1. 1. Gesture offers specific possibilities to render spatial [especially three-dimensional (3-D)] and motion-related qualities of design objects, and to embody action sequences through their mimicked simulation.

  2. 2. Gesture plays an important organizational role.

The function of gestures can also be organizational. Visser (Reference Visser, Kopp and Wachsmuth2010a) distinguished two types of such gestures.

  1. 1. “Interactive” gestures (Bavelas et al., Reference Bavelas, Chovil, Lawrie and Wade1992) are used to manage the interaction between the different participants in the design meeting.

  2. 2. Gestures can also play a role in organizing the functional design activities of generation, transformation, and evaluation of design proposals (Visser, Reference Visser2006).

The use of gestures in the construction of representations of design objects is fundamental. We already underlined the role of gesture in representing both spatial, especially 3-D, and nonstatic qualities of design objects, such as their motion or the action sequences in which they are involved (see also Bischel, Stahovich, Peterson, Davis, & Adler, Reference Bischel, Stahovich, Peterson, Davis and Adler2009). Such qualities are central in domains of design related to physical objects, such as architectural design, and mechanical, industrial, and other forms of engineering design. They are difficult, if not impossible, to render verbally or to represent in drawings in the plane. That is one of the reasons why computerized design environments can be so useful. They offer the possibility to represent design objects in 3-D and to work with these representations. However, without such systems (but also when using them, see below the interest of TUI identified by Kim & Maher, Reference Kim and Maher2008; see also Van den Hoven & Mazalek, this issue), speech and even graphical 2-D representations are poor instruments to represent these qualities of design objects. Based on her view of designing as the construction of representations (Visser, Reference Visser2006), Visser (Reference Visser, Kopp and Wachsmuth2010a) distinguished two families of representational gestures: gestures that designate and gestures that specify design entities (representational gestures proper).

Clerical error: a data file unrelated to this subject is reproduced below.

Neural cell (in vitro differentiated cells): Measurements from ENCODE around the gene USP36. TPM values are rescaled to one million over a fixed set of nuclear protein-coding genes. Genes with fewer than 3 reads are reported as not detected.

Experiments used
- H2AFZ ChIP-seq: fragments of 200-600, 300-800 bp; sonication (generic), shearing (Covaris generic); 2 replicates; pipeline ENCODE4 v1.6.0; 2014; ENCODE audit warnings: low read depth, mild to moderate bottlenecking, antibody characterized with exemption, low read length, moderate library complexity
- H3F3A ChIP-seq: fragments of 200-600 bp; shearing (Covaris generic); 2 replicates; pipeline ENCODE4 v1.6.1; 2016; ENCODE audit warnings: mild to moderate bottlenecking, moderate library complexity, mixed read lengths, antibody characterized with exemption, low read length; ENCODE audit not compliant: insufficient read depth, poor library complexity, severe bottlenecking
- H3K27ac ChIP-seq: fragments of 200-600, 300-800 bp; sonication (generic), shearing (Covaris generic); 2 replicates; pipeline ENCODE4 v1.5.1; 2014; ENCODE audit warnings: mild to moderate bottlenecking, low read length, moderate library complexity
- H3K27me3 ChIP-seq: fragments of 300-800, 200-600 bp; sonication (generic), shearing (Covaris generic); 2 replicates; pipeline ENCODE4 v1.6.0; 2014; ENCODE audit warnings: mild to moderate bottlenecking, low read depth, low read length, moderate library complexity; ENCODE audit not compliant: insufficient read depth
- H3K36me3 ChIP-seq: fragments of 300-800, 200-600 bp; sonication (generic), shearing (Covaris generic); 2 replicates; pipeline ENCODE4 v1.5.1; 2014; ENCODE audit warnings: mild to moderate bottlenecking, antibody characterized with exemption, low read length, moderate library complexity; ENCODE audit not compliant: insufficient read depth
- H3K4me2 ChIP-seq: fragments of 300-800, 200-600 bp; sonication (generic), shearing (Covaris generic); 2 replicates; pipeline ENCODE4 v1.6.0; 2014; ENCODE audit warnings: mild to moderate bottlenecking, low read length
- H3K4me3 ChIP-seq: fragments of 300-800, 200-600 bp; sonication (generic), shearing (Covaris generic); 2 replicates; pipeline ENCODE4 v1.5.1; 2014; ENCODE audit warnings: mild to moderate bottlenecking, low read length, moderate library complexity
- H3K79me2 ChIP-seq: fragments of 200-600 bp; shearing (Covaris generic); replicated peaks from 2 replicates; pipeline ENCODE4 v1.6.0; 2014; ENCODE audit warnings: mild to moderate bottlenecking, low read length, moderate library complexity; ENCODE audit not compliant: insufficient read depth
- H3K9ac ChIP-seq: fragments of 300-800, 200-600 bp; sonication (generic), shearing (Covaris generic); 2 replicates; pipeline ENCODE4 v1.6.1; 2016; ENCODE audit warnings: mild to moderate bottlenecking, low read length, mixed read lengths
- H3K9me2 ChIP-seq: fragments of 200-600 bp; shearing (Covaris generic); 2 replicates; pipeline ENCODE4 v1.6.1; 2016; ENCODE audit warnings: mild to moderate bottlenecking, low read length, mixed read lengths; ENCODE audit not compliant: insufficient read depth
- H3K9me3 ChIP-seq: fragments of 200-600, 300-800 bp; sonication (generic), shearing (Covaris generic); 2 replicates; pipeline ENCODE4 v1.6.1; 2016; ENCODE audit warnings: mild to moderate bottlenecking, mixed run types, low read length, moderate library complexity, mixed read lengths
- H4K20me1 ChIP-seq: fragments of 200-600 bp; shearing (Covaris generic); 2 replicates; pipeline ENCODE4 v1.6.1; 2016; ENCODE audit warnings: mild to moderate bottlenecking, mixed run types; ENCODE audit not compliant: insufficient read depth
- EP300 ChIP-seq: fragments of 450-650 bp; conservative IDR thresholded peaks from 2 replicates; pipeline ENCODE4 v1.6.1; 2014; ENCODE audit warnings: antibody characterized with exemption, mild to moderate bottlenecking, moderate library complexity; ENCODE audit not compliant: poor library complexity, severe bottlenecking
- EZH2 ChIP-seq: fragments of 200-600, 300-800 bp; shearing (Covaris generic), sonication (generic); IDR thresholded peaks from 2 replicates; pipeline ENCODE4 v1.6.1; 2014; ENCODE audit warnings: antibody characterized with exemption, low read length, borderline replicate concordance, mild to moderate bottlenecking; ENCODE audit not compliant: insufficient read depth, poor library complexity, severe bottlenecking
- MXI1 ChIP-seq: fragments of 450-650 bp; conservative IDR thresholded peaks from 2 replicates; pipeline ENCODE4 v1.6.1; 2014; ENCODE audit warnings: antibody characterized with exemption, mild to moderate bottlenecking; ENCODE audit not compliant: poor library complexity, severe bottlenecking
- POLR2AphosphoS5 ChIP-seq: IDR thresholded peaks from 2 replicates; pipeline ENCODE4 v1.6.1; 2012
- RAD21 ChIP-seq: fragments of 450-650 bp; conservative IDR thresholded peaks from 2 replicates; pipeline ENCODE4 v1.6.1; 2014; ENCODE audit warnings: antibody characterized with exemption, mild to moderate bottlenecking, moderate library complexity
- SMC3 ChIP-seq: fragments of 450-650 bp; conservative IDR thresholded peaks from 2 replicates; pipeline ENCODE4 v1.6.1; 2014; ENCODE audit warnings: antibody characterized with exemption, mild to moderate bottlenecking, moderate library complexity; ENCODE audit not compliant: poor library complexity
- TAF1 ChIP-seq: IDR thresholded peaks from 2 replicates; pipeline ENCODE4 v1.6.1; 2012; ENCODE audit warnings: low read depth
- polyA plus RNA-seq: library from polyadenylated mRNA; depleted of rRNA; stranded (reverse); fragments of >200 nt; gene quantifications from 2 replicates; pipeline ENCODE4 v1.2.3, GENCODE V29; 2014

A particular type of representational gestures are those that serve to express feelings, emotions, and other less factual qualities of design objects than, for example, their size or location. Visser (Reference Visser2010b) analyzed how architectural designers used metaphoric gestures in order to represent the atmosphere of the building they were designing (e.g., its intimate or bold character). The use of gestures and other nonverbal modalities, such as gaze and posture, in order to translate feelings and emotions is a timely research topic in the research on embodied conversational agents (Cassell, Reference Cassell2001; Ruttkay & Pelachaud, Reference Ruttkay and Pelachaud2004).